Childhood sexual abuse is disruptive to normal development and can hinder a child’s growth. Hall and Hall (2011) provide evidence from an ample body of recent literature suggesting that the consequences of such adverse childhood experiences persist into adulthood. In particular, it has been discovered that childhood sexual abuse puts victims at higher risk of depression, anxiety, eating disorders, sexual problems, and relationship problems. Precious is obviously morbidly obese, and her mother is enabling her to consume more food than her body needs. The girl’s unhealthy eating patterns may as well be qualified as a full-fledged eating disorder. Khazan (2015) explains that obesity may as well be a defense mechanism in rape victims. Some of them resort to binge-eating as the only available emotional outlet. For others, gaining weight takes on an additional symbolic meaning because by losing their shape, they hope to repel the abusers.

Another risk for childhood sexual abuse victims is the inability to form healthy relationships because they never had a good example at home. According to Barrios et al. (2015), any type of childhood abuse leads to an almost 220% increase in the probability of experiencing intimate partner violence (IPV) later in life. Women are an especially vulnerable demographic because for them, surviving childhood abuse means 3.3-fold odds of suffering from IPV. Barrios et al. (2015) argue that such a correlation is not coincidental. When maltreated since childhood, individuals form an often subconscious belief of their unworthiness, which makes them avoid partners who would truly care about them. There is another interpretation that explains that the constant exposure to abusive behaviors in the family may normalize them for the victim. Hence, if they notice the same patterns in how their intimate partners treat them, they perceive it as something that is normal in close relationships.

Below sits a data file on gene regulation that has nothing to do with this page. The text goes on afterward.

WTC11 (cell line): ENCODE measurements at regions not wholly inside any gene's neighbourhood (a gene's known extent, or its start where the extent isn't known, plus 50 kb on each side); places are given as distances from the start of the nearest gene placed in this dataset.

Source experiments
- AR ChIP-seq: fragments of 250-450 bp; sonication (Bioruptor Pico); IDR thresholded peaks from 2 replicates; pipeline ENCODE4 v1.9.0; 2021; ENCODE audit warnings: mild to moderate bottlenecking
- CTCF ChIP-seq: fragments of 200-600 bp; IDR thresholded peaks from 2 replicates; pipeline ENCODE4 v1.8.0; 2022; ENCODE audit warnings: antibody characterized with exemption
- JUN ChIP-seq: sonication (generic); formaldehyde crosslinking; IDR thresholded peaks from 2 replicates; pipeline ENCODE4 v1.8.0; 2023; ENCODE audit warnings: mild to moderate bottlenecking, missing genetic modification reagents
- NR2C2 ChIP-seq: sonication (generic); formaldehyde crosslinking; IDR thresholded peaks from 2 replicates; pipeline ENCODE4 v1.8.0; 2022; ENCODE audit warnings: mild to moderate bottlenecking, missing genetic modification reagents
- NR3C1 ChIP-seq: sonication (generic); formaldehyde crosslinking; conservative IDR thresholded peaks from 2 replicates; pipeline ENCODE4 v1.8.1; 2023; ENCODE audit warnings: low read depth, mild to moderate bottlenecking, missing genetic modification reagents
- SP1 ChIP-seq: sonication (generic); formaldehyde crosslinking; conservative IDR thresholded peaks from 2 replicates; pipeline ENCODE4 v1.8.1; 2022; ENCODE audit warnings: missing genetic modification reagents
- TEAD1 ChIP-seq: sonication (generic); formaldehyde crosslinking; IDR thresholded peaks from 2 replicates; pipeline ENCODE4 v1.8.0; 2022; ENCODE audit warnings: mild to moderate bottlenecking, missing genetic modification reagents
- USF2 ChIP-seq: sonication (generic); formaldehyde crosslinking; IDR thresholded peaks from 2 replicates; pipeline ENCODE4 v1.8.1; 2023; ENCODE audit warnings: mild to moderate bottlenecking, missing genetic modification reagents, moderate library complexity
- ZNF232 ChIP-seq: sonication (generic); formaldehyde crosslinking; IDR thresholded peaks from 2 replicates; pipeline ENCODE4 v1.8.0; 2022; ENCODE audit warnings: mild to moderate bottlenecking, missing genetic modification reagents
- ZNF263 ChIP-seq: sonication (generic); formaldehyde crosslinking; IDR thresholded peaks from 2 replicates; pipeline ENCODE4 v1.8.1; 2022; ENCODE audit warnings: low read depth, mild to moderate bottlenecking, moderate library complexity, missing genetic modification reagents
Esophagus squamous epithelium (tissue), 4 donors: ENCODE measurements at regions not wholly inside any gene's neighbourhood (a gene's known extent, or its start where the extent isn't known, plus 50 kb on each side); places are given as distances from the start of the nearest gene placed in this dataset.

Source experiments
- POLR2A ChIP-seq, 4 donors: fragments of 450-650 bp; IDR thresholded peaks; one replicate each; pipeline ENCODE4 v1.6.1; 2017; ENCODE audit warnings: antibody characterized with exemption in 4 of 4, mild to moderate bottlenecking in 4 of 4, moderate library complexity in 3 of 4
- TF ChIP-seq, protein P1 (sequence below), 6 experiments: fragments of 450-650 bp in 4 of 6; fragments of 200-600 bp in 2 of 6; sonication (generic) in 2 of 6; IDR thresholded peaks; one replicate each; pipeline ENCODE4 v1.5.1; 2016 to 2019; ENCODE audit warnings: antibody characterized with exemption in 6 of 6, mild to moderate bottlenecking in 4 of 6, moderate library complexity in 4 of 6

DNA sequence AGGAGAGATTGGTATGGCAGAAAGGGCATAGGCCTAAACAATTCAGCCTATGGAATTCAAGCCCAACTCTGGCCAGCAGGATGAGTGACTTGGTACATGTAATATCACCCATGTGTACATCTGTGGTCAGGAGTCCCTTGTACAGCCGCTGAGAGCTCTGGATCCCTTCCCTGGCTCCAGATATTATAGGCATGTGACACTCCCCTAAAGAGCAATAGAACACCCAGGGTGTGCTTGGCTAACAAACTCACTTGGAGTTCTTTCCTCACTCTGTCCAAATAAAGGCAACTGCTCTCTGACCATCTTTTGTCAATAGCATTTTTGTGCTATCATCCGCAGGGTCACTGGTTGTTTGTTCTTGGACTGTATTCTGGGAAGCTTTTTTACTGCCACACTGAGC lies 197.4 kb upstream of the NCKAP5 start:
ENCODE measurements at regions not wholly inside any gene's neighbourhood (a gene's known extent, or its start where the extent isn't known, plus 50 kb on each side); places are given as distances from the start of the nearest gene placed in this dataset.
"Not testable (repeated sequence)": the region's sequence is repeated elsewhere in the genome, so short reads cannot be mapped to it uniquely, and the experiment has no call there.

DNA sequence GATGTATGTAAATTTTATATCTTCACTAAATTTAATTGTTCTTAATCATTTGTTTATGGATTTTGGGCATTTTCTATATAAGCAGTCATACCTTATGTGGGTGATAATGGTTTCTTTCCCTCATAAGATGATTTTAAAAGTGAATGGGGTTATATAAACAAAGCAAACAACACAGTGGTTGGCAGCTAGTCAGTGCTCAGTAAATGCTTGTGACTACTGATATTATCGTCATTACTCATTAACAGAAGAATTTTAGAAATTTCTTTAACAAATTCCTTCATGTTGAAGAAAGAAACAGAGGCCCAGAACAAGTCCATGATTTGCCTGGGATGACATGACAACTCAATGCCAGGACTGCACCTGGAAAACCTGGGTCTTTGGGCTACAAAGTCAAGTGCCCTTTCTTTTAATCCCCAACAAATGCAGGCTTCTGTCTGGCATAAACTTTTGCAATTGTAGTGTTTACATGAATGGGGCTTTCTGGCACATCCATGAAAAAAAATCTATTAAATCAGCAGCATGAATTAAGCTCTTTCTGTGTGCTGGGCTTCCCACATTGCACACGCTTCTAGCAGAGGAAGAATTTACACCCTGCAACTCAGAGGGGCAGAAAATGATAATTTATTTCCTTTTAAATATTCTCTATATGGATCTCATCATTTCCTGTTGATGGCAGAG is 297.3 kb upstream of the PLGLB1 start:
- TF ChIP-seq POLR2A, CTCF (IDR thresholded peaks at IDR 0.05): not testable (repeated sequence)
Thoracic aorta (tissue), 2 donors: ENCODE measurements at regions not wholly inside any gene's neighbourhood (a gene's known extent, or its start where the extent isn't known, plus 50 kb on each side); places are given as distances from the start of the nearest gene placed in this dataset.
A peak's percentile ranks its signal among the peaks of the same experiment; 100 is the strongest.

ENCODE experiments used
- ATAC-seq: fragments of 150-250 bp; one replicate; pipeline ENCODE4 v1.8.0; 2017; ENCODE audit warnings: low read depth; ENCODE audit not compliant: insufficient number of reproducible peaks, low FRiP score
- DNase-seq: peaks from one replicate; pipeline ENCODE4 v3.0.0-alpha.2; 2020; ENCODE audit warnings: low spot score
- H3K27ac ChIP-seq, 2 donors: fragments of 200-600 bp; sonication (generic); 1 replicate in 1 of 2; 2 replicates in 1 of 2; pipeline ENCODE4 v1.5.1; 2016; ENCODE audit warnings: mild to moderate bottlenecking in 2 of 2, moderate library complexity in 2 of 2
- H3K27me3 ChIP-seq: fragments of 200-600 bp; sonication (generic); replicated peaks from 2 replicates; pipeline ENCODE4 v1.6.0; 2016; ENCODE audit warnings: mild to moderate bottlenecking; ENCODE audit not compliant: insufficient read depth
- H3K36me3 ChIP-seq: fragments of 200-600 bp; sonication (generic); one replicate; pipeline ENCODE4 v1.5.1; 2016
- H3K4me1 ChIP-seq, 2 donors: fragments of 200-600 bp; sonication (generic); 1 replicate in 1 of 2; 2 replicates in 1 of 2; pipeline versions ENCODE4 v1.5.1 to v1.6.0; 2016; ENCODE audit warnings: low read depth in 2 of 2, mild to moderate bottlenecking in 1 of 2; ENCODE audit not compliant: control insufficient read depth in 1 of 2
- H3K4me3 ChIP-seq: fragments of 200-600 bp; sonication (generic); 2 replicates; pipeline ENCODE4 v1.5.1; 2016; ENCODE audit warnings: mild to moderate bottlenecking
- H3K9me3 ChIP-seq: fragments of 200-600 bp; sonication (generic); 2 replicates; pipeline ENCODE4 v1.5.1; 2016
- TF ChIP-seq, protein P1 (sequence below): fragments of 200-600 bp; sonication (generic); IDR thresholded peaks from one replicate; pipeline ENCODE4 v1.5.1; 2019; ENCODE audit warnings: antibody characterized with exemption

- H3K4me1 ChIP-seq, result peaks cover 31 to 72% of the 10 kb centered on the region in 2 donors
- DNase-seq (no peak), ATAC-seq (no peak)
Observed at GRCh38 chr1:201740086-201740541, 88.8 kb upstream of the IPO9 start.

In the movie, the viewer does not get to see Precious starting adult life and forming relationships with others. Though, what is already noticeable within the timeframe of the film is the girl’s distorted image of love and affection. For example, when Precious’s teacher tries to convince the student that other people love her, she becomes uneasy, if not scared. She responds with “Love ain’t done nothing for me – but beat me – rape me – call me an animal. Make me feel worthless. Make me sick.” Later, in the conversation with the social worker, Mary says that she always loved Precious and calls her names in the same breath. It is very likely that Precious has already drawn a parallel between being loved and being abused, which can affect her future romantic and sexual life.